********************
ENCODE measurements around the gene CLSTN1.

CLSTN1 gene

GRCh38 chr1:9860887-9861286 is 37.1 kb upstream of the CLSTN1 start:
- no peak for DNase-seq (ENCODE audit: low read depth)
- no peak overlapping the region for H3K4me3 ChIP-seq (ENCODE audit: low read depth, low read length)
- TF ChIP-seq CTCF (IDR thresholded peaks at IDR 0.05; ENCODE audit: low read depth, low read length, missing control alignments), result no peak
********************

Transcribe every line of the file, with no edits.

ENCODE measurements around the gene CLSTN1.

CLSTN1 gene

GRCh38 chr1:9860887-9861286 is 37.1 kb upstream of the CLSTN1 start:
- no peak for DNase-seq (ENCODE audit: low read depth)
- no peak overlapping the region for H3K4me3 ChIP-seq (ENCODE audit: low read depth, low read length)
- TF ChIP-seq CTCF (IDR thresholded peaks at IDR 0.05; ENCODE audit: low read depth, low read length, missing control alignments), result no peak